Carbohydrate diffusion through cell membrane

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micron66
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Carbohydrate diffusion through cell membrane

Post by micron66 » Tue Sep 22, 2009 6:07 pm

Hello

As I have understood it, only monomeric (monosaccharides) carbohydrates can pass from the intestine to the epithelial lining and on to the blood stream. But how is that possible without some sort of membrane protein like the kind H2O uses? Carbohydrates are generally very polar molecules. And why can monosaccharides do it, but not disaccharides and polysaccharides?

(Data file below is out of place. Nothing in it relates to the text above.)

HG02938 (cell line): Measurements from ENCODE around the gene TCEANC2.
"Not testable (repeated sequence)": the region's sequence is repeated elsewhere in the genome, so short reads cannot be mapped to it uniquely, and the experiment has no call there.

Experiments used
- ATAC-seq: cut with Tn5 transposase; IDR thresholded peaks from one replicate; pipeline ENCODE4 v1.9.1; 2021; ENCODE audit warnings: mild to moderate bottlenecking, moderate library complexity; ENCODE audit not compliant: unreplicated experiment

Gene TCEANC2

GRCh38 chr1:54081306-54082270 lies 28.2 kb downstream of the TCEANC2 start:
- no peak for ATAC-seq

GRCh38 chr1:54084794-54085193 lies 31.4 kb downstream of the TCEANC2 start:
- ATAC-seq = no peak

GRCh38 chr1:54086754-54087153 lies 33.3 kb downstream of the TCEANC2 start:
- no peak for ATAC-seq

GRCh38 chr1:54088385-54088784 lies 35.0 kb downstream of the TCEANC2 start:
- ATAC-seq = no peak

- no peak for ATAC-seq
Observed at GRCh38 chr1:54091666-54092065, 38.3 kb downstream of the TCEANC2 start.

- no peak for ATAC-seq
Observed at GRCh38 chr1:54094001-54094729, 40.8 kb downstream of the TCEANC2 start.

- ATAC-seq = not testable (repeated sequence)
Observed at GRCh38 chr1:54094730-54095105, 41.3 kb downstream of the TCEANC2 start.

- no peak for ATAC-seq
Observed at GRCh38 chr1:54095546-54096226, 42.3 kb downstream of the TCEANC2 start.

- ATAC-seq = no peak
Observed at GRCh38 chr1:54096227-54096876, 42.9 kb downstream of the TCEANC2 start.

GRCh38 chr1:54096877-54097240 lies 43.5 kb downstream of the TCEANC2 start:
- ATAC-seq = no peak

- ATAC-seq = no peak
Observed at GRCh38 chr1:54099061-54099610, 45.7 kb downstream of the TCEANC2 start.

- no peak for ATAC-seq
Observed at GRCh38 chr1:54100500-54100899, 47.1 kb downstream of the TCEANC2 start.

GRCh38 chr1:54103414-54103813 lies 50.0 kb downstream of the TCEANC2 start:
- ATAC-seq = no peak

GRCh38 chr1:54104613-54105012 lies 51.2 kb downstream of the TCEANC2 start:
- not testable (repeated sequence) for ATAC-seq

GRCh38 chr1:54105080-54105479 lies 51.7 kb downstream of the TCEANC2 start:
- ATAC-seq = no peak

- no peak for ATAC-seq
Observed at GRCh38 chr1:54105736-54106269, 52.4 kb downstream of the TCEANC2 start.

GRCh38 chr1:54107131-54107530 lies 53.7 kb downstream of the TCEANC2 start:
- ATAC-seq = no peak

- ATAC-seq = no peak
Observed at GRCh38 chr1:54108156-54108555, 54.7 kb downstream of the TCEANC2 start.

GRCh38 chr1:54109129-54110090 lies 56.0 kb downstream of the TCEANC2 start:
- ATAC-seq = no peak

Thank you.

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MrMistery
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Post by MrMistery » Wed Sep 23, 2009 2:57 pm

well there is a transport protein, and those transport proteins have specificity: they only transport a certain kind of molecule. for example, a transporter called the sodium-glucose symporter is responsible for the absorption of glucose. However, there can be paracellular transport - stuff can go between epithelial cells, so not everything is ultra-specific.

Andrei
"As a biologist, I firmly believe that when you're dead, you're dead. Except for what you live behind in history. That's the only afterlife" - J. Craig Venter

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